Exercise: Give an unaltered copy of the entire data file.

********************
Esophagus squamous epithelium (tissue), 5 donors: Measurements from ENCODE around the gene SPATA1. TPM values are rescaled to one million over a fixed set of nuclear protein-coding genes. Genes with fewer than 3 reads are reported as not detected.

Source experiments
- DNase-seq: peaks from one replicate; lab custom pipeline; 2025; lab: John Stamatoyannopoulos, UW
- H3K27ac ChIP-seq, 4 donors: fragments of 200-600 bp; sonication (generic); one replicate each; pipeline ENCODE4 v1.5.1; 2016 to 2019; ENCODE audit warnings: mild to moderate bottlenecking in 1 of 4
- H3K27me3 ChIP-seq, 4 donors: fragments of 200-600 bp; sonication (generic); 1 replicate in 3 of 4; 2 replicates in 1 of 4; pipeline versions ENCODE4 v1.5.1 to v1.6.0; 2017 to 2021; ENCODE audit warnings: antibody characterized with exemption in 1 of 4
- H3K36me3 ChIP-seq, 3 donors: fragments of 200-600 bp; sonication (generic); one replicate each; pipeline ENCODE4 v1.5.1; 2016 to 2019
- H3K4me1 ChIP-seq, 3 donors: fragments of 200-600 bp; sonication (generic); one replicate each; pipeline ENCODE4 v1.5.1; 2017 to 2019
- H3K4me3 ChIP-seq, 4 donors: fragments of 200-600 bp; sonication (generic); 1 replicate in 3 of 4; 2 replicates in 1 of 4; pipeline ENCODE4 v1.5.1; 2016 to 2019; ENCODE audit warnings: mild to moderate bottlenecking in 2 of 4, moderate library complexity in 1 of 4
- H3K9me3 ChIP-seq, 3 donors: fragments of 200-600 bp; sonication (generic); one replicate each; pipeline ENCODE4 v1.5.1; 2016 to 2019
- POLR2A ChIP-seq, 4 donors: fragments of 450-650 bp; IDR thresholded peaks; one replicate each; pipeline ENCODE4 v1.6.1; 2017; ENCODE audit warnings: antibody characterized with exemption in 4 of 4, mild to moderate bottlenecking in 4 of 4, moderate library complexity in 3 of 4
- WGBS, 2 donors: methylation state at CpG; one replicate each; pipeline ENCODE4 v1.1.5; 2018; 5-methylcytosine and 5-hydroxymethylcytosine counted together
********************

Esophagus squamous epithelium (tissue), 5 donors: Measurements from ENCODE around the gene SPATA1. TPM values are rescaled to one million over a fixed set of nuclear protein-coding genes. Genes with fewer than 3 reads are reported as not detected.

Source experiments
- DNase-seq: peaks from one replicate; lab custom pipeline; 2025; lab: John Stamatoyannopoulos, UW
- H3K27ac ChIP-seq, 4 donors: fragments of 200-600 bp; sonication (generic); one replicate each; pipeline ENCODE4 v1.5.1; 2016 to 2019; ENCODE audit warnings: mild to moderate bottlenecking in 1 of 4
- H3K27me3 ChIP-seq, 4 donors: fragments of 200-600 bp; sonication (generic); 1 replicate in 3 of 4; 2 replicates in 1 of 4; pipeline versions ENCODE4 v1.5.1 to v1.6.0; 2017 to 2021; ENCODE audit warnings: antibody characterized with exemption in 1 of 4
- H3K36me3 ChIP-seq, 3 donors: fragments of 200-600 bp; sonication (generic); one replicate each; pipeline ENCODE4 v1.5.1; 2016 to 2019
- H3K4me1 ChIP-seq, 3 donors: fragments of 200-600 bp; sonication (generic); one replicate each; pipeline ENCODE4 v1.5.1; 2017 to 2019
- H3K4me3 ChIP-seq, 4 donors: fragments of 200-600 bp; sonication (generic); 1 replicate in 3 of 4; 2 replicates in 1 of 4; pipeline ENCODE4 v1.5.1; 2016 to 2019; ENCODE audit warnings: mild to moderate bottlenecking in 2 of 4, moderate library complexity in 1 of 4
- H3K9me3 ChIP-seq, 3 donors: fragments of 200-600 bp; sonication (generic); one replicate each; pipeline ENCODE4 v1.5.1; 2016 to 2019
- POLR2A ChIP-seq, 4 donors: fragments of 450-650 bp; IDR thresholded peaks; one replicate each; pipeline ENCODE4 v1.6.1; 2017; ENCODE audit warnings: antibody characterized with exemption in 4 of 4, mild to moderate bottlenecking in 4 of 4, moderate library complexity in 3 of 4
- WGBS, 2 donors: methylation state at CpG; one replicate each; pipeline ENCODE4 v1.1.5; 2018; 5-methylcytosine and 5-hydroxymethylcytosine counted together